The Outcast Girls: A completely heartbreaking and gripping World War 2 historical novel

· Bookouture
6 reviews

About this ebook

‘I just couldn't put this one down. I loved every page and I went through an entire box of tissues before I was done. You will keep turning the pages until the very end because you just won't be able to put it down at all.’ Crossroad Reviews, ⭐⭐⭐⭐⭐


An utterly heartbreaking tale of two young girls, worlds apart, who are thrown together when they have lost everything. Fans of Wives of War, Before We Were Yours and Diney Costeloe will absolutely love this poignant and moving World War Two novel.


Germany, 1939: Eleven-year-old Frieda is boarding a ship bound for England with her little brother, Kurt. Life at home is perilous, with synagogues set alight and innocent lives lost to the Nazis, and they have no choice but to flee. But as Frieda stands on the deck crammed with frightened children, her brother jumps off, back to land.


England, 1939: After a devastating childhood at Blakely Hall Orphanage, seventeen-year-old Sandra longs to put her past behind her. But when war breaks out and her brother Alf is sent to fly bombers, she’s completely alone.


1943: When Sandra and Frieda’s paths cross in the remote countryside, each girl finds a home at last. Facing long, terrifying nights in bunkers, they huddle together as planes roar above them and distant explosions shake them to their cores. They console one another – Frieda, with no idea whether her family have been captured or if her brother survived, and Sandra praying that Alf will live to see tomorrow.


The darkness of war may shroud them but as long as they have each other, they can keep a little light in the world. Will Frieda and Sandra ever be reunited with their loved ones? And will the two handwritten letters bound their way hold news of happiness… or heartbreak?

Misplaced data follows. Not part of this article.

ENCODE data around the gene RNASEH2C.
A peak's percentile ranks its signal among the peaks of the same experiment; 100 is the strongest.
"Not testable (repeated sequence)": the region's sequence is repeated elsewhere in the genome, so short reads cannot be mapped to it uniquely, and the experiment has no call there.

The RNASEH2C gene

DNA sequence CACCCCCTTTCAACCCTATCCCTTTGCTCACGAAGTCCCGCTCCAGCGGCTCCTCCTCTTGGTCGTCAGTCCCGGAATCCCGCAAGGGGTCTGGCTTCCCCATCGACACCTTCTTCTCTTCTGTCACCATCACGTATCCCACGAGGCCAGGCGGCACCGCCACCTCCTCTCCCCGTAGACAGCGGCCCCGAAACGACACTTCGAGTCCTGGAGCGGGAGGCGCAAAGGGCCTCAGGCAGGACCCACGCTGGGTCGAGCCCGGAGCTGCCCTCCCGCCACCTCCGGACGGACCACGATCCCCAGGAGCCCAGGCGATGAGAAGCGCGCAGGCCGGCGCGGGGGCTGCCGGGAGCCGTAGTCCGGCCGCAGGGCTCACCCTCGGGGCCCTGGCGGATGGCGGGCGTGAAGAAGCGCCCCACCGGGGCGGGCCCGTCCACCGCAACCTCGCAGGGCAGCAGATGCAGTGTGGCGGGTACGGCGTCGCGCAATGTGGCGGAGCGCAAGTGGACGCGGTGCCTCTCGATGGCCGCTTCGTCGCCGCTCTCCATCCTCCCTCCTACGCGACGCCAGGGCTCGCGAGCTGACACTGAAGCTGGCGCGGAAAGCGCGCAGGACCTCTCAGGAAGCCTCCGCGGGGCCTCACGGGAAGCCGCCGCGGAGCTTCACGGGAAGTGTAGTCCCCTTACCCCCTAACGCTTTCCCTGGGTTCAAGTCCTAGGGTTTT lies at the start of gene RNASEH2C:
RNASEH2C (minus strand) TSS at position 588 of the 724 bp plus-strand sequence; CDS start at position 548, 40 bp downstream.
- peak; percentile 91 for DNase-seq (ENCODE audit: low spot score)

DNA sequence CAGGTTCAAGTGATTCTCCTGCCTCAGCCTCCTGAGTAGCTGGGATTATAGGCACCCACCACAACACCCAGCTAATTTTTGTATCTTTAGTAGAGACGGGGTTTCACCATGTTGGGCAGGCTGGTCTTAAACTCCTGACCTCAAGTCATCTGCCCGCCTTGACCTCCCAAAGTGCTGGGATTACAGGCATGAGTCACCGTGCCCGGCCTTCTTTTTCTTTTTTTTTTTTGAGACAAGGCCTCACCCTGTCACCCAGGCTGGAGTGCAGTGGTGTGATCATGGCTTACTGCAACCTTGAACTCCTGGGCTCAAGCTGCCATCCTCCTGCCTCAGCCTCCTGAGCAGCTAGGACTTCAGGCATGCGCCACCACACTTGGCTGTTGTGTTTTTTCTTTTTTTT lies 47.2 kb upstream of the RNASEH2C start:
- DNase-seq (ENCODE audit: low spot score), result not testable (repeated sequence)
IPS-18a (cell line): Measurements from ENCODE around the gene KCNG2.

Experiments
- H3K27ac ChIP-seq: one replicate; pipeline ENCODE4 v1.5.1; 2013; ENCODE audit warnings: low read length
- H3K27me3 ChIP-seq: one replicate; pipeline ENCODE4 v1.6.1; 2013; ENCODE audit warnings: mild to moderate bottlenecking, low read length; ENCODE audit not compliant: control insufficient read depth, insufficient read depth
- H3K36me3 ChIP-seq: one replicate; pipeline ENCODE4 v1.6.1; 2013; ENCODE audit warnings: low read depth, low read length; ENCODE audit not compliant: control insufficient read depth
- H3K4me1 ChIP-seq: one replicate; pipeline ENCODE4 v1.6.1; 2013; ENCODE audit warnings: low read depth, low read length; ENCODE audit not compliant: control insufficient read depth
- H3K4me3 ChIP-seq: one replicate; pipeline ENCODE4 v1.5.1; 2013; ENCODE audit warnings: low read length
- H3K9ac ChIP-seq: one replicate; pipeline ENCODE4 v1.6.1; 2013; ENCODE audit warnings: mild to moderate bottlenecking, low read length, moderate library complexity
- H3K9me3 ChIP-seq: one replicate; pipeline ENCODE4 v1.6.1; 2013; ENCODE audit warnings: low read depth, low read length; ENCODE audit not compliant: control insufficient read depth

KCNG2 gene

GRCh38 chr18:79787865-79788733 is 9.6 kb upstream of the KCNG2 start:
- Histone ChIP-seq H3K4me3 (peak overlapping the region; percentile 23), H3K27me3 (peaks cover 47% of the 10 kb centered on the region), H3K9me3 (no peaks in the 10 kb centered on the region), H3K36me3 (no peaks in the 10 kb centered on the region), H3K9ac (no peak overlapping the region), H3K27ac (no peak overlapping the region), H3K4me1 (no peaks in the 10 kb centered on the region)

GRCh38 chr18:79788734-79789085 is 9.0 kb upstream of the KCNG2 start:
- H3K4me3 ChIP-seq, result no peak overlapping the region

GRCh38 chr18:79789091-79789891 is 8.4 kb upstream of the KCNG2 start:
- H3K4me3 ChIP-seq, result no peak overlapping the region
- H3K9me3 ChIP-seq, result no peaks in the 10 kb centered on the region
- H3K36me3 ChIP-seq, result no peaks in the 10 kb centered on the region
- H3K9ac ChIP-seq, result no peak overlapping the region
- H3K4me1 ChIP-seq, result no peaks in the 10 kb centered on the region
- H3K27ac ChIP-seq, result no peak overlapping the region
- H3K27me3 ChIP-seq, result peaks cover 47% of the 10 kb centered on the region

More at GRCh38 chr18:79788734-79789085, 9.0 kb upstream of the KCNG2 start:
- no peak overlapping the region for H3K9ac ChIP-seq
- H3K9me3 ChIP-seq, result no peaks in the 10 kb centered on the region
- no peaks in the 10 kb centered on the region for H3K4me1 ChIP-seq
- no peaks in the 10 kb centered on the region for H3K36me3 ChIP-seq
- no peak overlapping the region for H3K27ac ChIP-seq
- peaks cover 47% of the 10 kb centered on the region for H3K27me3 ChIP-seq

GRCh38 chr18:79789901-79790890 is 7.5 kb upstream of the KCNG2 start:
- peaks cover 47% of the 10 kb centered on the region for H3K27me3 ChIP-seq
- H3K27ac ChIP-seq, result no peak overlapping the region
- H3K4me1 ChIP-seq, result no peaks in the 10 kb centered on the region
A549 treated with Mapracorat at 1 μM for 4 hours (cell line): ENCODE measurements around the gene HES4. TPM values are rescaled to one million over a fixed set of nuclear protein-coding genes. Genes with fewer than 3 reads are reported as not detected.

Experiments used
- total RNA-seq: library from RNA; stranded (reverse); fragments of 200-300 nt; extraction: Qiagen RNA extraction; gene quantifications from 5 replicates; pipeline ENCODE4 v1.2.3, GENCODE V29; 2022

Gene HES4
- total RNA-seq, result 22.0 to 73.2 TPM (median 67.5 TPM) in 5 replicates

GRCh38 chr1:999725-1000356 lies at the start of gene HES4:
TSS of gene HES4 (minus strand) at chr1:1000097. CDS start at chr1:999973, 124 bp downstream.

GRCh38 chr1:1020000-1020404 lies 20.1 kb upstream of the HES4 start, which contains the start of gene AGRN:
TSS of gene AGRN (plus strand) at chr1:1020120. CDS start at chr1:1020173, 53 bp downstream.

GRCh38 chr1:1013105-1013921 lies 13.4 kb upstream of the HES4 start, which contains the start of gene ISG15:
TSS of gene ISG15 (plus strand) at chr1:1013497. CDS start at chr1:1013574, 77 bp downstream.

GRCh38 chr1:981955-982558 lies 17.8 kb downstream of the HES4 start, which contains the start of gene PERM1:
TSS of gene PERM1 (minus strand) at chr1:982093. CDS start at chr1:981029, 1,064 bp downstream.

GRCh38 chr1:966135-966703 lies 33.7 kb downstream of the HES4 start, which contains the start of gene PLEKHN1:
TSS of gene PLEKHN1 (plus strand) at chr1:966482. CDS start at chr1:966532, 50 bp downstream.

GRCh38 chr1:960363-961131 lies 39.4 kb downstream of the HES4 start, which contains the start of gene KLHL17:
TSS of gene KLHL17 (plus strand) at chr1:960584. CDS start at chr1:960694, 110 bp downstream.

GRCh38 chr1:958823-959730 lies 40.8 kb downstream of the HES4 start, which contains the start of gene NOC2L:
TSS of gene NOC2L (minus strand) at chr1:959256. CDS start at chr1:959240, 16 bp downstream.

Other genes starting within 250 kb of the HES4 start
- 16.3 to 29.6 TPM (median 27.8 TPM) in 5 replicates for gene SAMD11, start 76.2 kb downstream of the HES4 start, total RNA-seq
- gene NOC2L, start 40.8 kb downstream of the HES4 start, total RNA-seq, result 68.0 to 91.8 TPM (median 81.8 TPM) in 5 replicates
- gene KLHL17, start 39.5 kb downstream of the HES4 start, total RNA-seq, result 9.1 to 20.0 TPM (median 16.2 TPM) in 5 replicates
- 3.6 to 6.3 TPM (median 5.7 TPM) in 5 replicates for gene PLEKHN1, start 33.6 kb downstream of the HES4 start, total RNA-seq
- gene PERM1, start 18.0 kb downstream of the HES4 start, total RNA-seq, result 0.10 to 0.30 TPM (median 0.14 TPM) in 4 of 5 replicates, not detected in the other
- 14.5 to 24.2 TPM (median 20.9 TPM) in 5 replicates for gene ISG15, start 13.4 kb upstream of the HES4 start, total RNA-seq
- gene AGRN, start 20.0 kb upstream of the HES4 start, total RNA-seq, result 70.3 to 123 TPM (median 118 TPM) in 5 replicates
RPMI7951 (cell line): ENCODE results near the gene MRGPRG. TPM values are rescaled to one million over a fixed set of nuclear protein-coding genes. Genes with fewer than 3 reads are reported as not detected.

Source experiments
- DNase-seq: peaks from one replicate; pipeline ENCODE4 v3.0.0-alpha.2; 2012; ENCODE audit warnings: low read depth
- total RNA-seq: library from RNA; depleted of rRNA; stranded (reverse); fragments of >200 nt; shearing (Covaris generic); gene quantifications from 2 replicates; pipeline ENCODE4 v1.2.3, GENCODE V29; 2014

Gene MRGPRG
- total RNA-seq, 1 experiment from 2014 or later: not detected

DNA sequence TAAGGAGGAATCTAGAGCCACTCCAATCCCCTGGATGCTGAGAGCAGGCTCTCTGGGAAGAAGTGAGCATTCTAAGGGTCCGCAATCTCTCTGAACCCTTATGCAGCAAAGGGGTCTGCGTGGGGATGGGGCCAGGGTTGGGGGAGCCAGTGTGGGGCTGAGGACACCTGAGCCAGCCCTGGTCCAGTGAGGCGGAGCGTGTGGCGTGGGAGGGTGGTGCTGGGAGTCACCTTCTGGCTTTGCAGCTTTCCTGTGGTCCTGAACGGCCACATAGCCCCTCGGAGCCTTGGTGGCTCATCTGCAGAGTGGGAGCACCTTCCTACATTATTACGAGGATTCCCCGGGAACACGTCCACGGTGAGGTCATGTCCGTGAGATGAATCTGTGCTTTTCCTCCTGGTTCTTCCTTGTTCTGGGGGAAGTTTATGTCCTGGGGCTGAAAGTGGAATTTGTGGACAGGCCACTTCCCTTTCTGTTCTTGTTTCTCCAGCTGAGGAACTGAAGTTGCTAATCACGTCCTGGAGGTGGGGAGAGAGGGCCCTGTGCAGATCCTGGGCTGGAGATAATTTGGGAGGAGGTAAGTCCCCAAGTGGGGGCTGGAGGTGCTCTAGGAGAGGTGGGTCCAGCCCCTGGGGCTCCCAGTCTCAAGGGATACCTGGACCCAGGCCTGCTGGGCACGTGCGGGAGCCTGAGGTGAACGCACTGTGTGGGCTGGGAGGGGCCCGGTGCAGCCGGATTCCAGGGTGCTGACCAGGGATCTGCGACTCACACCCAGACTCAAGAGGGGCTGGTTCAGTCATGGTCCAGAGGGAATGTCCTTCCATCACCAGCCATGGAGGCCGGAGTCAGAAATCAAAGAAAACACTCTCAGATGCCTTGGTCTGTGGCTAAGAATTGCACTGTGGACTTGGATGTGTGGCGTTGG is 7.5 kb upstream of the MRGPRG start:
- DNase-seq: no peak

Readers are losing their hearts to The Outcast Girls:


Wow. I was totally gone from Chapter 1… The story of Sandra and Freida is one I will not forget for a long time. Written with so much love! While this is my first book by this author it won’t be my last!’ Goodreads Reviewer


Heartbreaking and poignant… Best read with a box of tissues handy as this book is sure to make readers tear up and up again.’ Bookish Jottings


Outstanding… What a page-turner this beautifully written, heart-wrenching story… This is a real tug-at-your-heartstrings book.’ Chapter Chatter Pub, 5 stars


I can honestly say I loved it.’ Goodreads Reviewer, 5 stars


Impossible to put down I unquestionably loved this book.’ Goodreads Reviewer, 5 stars


I didn’t want to put it down!... A beautifully written story that pulls at your heart strings. Another 5-star read from Shirley Dickson!’ Goodreads Reviewer, 5 stars


Wonderful I loved every page. A heartwarming story of love and sorrow and an

endearing friendship.’ Goodreads Reviewer, 5 stars


Rips at your heartstrings.’ Goodreads Reviewer, 5 stars


Definitely tugged on my heartstrings I turned the pages quickly.’ Robin Loves Reading, 5 stars


Will warm your heart… Will bring tears to your eyes… I truly enjoyed every page. So well worth the stars, and loved it all to the end.’ Goodreads Reviewer, 5 stars


‘A captivating and emotional wartime saga which pulls on your heartstrings right from the first pageMesmerising.’ Stardust Book Review, 5 stars


I loved it!... Brilliant.’ Goodreads Reviewer


Wonderful… I was extremely invested, hanging on to every last word… It left me longing for more… A captivating story you can get emotionally invested in!’ Goodreads Reviewer